Periodically in higher education there are "movements" that drive behavior.  For example, I frequently hear from higher education professionals that they are working on being more "collaborative" with other institutions of higher education.  These "movements" often include terms that represent the focus of the "movement".  For example, assessment and evaluation are terms that are frequently uttered by professional in higher education.  Recently the term pathways , guided pathways, intrusive advising and data literacy have emerged as terms to represent the latest "movements".  

These movements and terms are frequently based upon research that identifies best practice.  These are important movements that administrators need to attune to and consider.  However, I have found that for administrators, faculty and staff who have been a part of higher education for many years, the terminology becomes challenging.  Why?  Because often these terms have been around equally as long and have been used in previous movements.  Consequently, the use of terminology and being very clear about what the terms mean within the current context of higher education and at one's institution is particularly important for ensuring clear communication.

"Data-driven decision making" is a term that has been around quite some time in higher education. The focus and use of data in higher education administration is not a new movement, but one that is a bit more timeless than some of the other fads of the day.  That is why the utilization of data by administrators is one of the leadership principles.  I do not see it becoming one of the fads that will ebb and flow like other movements in higher education.  Because of the timeless nature of "data-driven decision making" you may assume you are deeply familiar with its use and application.  However, have you ever stopped to contemplate what that means for your organization or what that looks like at your organization?

Prior to becoming a president at a community college I served as a professor of education at a university.  As part of my responsibilities I was to conduct research and engage in creative activities. In research there is a debate about the value qualitative versus quantitative data.  As a young instructor in higher education is was clear to me that there was a greater value place on quantitative data. Consequently, when I moved into administrative roles it was almost a natural for me to begin to use data to help inform my decisions.  However, just like research, there is a limit to what quantitative data provides. Consequently, the the discussion about the value of quantitative for qualitative data remained.  Other questions surfaced as well.  Questions about validity and reliability, distribution, and post-hoc analysis.  Rarely is a data strategy developed prior to the surfacing of a question or decisions.  Consequently, my research experiences only carried me so far in helping me figure out how best to approach data-driven decisions.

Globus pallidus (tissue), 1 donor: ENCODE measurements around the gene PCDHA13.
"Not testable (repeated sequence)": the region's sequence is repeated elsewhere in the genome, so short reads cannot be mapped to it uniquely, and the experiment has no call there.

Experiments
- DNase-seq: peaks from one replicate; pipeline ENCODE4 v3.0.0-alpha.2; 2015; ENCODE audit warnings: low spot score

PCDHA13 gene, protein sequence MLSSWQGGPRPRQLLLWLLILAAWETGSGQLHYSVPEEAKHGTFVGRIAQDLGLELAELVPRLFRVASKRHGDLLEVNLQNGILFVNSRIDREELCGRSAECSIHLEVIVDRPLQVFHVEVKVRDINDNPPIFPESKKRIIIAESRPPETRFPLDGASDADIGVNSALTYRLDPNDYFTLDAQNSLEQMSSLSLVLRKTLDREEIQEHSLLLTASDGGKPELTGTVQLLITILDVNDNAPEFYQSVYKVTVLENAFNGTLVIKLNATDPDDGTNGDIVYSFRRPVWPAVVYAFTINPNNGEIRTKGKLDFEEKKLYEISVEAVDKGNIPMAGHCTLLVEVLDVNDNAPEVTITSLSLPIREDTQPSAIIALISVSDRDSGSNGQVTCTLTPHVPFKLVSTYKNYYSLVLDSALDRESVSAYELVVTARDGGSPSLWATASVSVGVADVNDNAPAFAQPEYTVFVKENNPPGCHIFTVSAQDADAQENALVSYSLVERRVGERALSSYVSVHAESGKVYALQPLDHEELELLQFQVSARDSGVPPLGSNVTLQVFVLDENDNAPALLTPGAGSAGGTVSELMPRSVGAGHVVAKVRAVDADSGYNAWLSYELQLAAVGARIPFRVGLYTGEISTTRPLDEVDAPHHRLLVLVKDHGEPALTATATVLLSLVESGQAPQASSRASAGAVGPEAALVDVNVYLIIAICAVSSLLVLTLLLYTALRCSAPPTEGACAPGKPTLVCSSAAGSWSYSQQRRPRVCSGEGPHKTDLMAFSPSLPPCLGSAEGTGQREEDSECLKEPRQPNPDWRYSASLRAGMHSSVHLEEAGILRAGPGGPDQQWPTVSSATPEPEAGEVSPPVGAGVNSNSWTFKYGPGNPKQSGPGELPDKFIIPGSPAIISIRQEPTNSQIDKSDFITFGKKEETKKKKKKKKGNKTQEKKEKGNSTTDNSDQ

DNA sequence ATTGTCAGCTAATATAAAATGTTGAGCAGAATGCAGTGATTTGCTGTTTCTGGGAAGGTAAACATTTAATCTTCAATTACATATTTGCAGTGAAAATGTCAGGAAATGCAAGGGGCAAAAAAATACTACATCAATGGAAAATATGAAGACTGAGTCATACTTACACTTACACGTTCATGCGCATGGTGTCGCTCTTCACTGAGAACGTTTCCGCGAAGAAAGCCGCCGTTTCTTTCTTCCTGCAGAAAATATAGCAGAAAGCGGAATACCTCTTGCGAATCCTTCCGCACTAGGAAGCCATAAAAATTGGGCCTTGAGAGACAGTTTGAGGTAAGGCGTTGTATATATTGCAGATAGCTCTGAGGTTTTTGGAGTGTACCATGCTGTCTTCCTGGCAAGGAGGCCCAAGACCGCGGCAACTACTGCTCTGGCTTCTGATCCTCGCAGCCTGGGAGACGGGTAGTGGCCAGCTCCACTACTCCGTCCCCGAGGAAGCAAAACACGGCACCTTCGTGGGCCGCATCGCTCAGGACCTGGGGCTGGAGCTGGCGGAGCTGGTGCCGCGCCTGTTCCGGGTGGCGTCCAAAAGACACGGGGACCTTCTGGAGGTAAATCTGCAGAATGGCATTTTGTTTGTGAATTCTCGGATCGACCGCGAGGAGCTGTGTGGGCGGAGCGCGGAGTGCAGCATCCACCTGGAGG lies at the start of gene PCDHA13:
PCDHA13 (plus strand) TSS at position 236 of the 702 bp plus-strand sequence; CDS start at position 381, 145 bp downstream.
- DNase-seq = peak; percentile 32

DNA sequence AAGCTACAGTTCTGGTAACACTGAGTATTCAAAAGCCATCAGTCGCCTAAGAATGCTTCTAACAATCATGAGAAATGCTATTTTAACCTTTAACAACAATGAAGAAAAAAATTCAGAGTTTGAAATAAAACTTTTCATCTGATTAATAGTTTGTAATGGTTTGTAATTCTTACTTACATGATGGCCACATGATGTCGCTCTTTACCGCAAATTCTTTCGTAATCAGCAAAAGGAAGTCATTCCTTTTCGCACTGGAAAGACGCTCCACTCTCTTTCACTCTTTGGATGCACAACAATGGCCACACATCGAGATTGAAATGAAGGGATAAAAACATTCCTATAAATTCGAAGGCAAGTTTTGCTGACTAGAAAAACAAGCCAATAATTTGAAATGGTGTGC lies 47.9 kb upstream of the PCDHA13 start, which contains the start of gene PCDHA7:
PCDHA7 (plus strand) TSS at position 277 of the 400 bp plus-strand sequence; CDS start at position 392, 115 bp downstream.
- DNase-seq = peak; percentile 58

Using data to inform decisions as an administrator has taught me a more realistic approach.  It is not a matter of qualitative versus quantitative data, it is about data literacy.  "Data literacy is the ability to collect, manage, evaluate, and apply data, in a critical manner". (1)  Data literate educators:
  • know the different kinds of data that exist and which kind of data to use for which decision
  • evaluate the accuracy and sufficiency of each kind of data they will use
  • transform data from a variety of sources (classroom, school, district, state) into actionable information to guide decisions
  • hold themselves accountable for ethical generation, interpretation, and application of assessment data (2)
I have found that utilizing data to inform decisions is valuable, but even more valuable when the data is examined by a team.  Consequently, I find that I share data with my executive team when we are considering an institutional wide decision.  The multiple perspectives looking at the data provide a rich conversation that leads to an informed critique of the data.  This critique coupled with the multiple perspectives about the decision or issue at hand more often than not leads to a better decision than when the decision is made in isolation or the data is examined in isolation.  

Consequently, when I hire for positions, I often assess one's experience and comfort with data. Generally someone's comfort or experience with data isn't a hire or don't hire skill, but it is a skill I want to know about.  If someone doesn't have the experience with data I want to know about their comfort with data.  Understanding these perspectives help me understand how a prospective hire will fit with a team that does have a high commitment to data-driven decision making.  


(1) Ridsdale, C., Rothwell, J., Smit, M., et.al. "Strategies and Best Practices for Data Literacy Education".  http://www.mikesmit.com/wp-content/papercite-data/pdf/data_literacy.pdf.  Accessed, May 29, 2017.
(2) Dyer, K. (2014). "Data Literacy - What it is and How it Differs from Assessment Literacy". https://www.nwea.org/blog/2014/data-literacy-differs-assessment-literacy/. Accessed, May 29, 2017.